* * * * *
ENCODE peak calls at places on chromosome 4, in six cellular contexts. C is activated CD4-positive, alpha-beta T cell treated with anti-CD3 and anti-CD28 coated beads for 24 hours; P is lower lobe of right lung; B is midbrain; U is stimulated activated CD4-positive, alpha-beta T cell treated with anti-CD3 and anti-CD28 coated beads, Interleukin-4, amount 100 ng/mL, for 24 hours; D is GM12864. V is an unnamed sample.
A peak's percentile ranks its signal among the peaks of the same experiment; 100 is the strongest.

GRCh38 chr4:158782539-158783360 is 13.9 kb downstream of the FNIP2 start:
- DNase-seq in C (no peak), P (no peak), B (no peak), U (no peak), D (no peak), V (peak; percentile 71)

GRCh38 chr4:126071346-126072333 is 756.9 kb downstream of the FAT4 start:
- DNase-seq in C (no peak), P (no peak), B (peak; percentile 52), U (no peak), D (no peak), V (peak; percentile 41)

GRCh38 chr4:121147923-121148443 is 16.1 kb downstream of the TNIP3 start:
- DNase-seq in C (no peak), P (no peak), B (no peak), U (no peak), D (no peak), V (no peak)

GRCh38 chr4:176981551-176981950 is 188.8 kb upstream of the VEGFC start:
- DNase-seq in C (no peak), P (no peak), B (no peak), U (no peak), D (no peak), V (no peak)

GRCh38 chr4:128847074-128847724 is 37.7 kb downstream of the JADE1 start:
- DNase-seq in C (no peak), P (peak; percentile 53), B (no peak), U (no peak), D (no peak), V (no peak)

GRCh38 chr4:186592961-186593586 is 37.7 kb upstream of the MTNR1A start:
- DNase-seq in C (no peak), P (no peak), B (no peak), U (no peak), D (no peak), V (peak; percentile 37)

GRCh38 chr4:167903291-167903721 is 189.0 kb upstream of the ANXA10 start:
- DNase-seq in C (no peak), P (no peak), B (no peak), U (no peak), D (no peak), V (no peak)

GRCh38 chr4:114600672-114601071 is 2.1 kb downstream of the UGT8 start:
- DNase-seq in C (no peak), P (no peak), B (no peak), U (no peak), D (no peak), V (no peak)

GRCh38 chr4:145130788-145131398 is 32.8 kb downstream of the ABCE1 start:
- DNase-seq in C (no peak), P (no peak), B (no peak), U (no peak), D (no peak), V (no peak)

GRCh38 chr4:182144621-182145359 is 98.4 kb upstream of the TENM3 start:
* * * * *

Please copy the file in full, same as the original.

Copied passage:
ENCODE peak calls at places on chromosome 4, in six cellular contexts. C is activated CD4-positive, alpha-beta T cell treated with anti-CD3 and anti-CD28 coated beads for 24 hours; P is lower lobe of right lung; B is midbrain; U is stimulated activated CD4-positive, alpha-beta T cell treated with anti-CD3 and anti-CD28 coated beads, Interleukin-4, amount 100 ng/mL, for 24 hours; D is GM12864. V is an unnamed sample.
A peak's percentile ranks its signal among the peaks of the same experiment; 100 is the strongest.

GRCh38 chr4:158782539-158783360 is 13.9 kb downstream of the FNIP2 start:
- DNase-seq in C (no peak), P (no peak), B (no peak), U (no peak), D (no peak), V (peak; percentile 71)

GRCh38 chr4:126071346-126072333 is 756.9 kb downstream of the FAT4 start:
- DNase-seq in C (no peak), P (no peak), B (peak; percentile 52), U (no peak), D (no peak), V (peak; percentile 41)

GRCh38 chr4:121147923-121148443 is 16.1 kb downstream of the TNIP3 start:
- DNase-seq in C (no peak), P (no peak), B (no peak), U (no peak), D (no peak), V (no peak)

GRCh38 chr4:176981551-176981950 is 188.8 kb upstream of the VEGFC start:
- DNase-seq in C (no peak), P (no peak), B (no peak), U (no peak), D (no peak), V (no peak)

GRCh38 chr4:128847074-128847724 is 37.7 kb downstream of the JADE1 start:
- DNase-seq in C (no peak), P (peak; percentile 53), B (no peak), U (no peak), D (no peak), V (no peak)

GRCh38 chr4:186592961-186593586 is 37.7 kb upstream of the MTNR1A start:
- DNase-seq in C (no peak), P (no peak), B (no peak), U (no peak), D (no peak), V (peak; percentile 37)

GRCh38 chr4:167903291-167903721 is 189.0 kb upstream of the ANXA10 start:
- DNase-seq in C (no peak), P (no peak), B (no peak), U (no peak), D (no peak), V (no peak)

GRCh38 chr4:114600672-114601071 is 2.1 kb downstream of the UGT8 start:
- DNase-seq in C (no peak), P (no peak), B (no peak), U (no peak), D (no peak), V (no peak)

GRCh38 chr4:145130788-145131398 is 32.8 kb downstream of the ABCE1 start:
- DNase-seq in C (no peak), P (no peak), B (no peak), U (no peak), D (no peak), V (no peak)

GRCh38 chr4:182144621-182145359 is 98.4 kb upstream of the TENM3 start: